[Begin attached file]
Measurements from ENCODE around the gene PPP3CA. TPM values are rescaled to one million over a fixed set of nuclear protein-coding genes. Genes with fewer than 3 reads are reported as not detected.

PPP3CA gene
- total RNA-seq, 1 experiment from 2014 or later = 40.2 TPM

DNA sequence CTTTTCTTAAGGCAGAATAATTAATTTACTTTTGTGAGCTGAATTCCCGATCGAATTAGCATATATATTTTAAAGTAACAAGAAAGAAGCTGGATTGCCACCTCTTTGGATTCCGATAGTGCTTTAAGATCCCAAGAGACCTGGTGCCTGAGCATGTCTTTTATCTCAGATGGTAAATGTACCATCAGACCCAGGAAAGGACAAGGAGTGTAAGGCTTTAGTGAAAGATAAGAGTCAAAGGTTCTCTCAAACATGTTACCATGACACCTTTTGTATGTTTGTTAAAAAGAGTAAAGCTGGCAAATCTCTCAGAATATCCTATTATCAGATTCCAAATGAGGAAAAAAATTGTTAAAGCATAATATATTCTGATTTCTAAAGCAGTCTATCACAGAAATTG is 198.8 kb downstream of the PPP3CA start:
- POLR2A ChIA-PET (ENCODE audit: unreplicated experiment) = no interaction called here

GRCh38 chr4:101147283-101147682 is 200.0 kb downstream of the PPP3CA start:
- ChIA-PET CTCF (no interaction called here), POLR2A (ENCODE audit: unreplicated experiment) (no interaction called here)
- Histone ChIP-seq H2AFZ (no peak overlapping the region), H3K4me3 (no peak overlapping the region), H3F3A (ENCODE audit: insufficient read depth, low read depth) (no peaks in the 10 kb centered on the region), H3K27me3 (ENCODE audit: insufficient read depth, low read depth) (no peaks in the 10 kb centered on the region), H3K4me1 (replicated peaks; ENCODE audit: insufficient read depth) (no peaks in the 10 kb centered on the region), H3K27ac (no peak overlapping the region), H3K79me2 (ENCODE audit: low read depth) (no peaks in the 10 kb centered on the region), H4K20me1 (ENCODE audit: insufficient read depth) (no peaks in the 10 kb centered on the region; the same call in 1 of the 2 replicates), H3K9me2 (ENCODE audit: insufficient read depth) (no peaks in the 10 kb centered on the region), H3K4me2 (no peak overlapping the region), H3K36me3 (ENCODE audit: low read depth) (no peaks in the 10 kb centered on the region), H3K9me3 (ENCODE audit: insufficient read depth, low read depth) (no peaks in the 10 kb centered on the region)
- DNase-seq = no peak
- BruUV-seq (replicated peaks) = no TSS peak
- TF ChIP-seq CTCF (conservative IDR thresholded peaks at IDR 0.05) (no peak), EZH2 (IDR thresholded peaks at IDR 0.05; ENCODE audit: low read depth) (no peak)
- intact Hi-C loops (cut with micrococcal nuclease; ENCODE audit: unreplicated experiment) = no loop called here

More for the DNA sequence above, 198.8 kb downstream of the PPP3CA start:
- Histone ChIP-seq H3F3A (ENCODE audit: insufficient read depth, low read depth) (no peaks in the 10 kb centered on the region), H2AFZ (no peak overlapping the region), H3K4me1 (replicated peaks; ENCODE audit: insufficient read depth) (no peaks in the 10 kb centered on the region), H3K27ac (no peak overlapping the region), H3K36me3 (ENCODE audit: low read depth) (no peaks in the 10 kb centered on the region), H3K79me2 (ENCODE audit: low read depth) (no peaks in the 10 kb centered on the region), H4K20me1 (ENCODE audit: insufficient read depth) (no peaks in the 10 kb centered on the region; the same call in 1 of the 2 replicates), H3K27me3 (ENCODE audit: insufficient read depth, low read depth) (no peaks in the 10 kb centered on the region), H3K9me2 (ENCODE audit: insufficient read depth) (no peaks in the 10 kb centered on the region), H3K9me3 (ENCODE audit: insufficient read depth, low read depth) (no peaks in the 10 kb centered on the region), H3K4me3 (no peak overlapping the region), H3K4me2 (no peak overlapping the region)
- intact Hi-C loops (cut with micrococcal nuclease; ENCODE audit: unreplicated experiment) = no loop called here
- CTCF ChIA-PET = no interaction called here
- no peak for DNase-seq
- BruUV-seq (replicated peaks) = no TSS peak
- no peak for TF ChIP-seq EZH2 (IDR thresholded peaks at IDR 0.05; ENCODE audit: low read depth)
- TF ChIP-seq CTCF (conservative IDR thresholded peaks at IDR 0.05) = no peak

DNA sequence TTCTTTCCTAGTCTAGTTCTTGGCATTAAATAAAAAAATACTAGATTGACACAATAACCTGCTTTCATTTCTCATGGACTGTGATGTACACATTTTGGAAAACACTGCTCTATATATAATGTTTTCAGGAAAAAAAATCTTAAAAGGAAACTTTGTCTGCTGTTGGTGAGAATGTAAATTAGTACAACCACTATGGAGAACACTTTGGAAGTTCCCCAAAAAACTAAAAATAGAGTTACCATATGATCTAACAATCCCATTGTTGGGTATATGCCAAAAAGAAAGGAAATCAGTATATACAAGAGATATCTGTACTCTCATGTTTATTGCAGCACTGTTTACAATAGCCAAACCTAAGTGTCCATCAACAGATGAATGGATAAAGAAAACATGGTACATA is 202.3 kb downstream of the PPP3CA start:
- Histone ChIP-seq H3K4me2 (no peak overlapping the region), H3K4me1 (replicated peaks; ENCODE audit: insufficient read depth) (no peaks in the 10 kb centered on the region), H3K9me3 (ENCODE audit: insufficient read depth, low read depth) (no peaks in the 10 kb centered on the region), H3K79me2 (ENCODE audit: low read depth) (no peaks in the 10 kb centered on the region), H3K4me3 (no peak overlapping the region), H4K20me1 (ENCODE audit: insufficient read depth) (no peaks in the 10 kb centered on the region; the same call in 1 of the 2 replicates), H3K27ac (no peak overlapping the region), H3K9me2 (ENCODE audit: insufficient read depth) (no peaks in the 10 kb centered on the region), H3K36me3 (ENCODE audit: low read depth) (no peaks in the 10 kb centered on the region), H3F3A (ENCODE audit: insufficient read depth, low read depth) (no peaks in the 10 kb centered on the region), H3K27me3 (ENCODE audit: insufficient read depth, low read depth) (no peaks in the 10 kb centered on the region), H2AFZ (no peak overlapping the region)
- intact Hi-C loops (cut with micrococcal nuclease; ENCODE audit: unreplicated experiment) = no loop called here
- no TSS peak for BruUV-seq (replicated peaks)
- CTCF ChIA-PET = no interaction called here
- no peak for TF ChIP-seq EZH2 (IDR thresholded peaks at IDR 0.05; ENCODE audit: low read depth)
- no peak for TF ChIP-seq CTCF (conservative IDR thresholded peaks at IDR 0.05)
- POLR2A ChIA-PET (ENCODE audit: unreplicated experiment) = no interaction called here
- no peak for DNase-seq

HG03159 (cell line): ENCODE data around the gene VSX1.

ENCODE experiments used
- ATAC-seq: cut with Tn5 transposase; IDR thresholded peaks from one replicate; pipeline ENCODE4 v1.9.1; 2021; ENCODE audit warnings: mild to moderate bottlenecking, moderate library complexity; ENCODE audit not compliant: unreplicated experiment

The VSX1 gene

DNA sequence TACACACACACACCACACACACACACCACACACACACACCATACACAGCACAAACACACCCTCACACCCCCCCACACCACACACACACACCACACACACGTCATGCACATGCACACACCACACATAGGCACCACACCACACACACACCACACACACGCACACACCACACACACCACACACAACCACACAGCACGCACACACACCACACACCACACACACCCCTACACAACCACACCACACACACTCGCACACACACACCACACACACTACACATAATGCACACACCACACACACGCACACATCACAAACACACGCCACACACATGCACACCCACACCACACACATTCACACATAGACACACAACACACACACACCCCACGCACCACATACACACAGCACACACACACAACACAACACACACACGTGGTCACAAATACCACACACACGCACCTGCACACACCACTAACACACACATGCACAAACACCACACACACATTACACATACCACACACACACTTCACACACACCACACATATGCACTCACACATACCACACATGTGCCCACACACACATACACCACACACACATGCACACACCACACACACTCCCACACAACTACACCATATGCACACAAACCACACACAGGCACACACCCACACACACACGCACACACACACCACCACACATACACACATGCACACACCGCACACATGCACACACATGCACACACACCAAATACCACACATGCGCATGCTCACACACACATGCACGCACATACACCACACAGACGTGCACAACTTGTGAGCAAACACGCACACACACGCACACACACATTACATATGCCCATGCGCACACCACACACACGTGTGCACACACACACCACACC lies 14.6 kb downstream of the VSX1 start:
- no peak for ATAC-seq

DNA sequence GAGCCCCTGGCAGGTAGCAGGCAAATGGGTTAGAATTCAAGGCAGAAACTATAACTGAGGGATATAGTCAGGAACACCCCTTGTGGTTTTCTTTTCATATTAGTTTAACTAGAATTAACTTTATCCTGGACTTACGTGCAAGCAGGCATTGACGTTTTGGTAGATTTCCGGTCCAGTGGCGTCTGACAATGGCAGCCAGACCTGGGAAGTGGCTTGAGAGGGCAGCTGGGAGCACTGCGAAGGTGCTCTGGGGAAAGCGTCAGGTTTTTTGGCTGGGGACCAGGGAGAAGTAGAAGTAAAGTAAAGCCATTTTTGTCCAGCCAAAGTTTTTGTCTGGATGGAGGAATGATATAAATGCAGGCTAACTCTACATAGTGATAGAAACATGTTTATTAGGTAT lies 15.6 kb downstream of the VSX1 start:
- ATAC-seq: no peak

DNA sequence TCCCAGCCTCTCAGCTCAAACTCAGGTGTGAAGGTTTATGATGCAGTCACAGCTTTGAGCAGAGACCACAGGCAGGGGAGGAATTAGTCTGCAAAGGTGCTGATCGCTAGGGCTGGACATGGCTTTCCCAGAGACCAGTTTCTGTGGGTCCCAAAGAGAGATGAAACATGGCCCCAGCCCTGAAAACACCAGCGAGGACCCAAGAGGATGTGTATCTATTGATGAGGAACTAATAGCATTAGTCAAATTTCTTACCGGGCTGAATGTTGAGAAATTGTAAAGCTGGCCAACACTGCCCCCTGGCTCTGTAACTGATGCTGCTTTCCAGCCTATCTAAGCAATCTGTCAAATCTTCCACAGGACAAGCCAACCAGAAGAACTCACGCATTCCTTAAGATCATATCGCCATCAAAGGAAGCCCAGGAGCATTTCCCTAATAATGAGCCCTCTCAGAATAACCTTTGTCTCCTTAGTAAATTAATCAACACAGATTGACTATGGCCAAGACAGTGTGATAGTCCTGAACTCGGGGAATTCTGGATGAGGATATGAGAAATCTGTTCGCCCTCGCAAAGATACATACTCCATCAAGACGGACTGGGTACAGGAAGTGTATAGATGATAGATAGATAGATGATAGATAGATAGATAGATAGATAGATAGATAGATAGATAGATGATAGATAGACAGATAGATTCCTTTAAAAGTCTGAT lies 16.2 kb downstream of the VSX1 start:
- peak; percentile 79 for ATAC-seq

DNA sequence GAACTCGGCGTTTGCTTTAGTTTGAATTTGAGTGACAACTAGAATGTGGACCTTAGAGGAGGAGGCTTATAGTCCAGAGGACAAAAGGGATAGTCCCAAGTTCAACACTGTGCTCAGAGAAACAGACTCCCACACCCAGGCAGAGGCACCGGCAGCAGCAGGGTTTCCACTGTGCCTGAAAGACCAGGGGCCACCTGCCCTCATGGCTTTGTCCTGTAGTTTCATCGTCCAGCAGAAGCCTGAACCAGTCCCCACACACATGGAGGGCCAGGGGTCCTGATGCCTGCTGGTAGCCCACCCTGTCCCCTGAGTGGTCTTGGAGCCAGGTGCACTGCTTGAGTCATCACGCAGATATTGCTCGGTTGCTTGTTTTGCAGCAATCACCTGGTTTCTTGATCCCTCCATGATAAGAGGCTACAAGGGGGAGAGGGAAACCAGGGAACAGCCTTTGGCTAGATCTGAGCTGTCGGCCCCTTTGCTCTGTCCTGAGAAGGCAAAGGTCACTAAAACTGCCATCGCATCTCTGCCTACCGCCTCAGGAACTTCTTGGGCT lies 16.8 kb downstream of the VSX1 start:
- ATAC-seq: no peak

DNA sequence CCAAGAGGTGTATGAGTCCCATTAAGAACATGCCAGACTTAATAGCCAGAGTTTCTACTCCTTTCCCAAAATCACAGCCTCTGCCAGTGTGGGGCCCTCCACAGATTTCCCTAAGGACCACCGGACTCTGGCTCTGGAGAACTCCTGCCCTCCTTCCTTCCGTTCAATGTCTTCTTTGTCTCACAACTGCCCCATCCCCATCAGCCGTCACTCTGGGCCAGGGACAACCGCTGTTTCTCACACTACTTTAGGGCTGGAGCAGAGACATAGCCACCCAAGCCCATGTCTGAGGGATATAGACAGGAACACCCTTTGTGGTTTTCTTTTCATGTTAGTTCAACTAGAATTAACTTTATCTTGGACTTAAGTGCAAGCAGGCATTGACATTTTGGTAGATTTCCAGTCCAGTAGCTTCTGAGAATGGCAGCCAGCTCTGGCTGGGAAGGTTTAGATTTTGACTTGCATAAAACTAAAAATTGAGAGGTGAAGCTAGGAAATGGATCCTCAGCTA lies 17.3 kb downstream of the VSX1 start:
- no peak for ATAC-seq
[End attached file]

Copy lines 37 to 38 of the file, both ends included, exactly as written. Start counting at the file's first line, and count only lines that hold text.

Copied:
- ATAC-seq: no peak

DNA sequence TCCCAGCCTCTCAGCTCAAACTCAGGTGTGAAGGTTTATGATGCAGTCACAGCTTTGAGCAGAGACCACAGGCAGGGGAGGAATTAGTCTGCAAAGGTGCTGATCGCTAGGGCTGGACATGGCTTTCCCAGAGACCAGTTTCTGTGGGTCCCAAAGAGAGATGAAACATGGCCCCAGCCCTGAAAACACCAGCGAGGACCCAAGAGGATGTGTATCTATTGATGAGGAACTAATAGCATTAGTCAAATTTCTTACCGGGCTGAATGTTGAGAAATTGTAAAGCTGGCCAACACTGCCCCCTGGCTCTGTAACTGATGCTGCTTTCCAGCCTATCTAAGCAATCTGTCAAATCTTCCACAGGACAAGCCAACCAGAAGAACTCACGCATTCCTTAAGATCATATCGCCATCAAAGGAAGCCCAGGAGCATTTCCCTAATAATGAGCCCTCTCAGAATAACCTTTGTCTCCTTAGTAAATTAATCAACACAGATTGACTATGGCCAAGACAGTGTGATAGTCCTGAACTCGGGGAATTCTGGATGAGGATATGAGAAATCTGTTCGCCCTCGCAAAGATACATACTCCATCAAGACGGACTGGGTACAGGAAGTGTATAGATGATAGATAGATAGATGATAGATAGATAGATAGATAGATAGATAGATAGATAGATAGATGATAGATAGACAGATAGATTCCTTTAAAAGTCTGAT lies 16.2 kb downstream of the VSX1 start: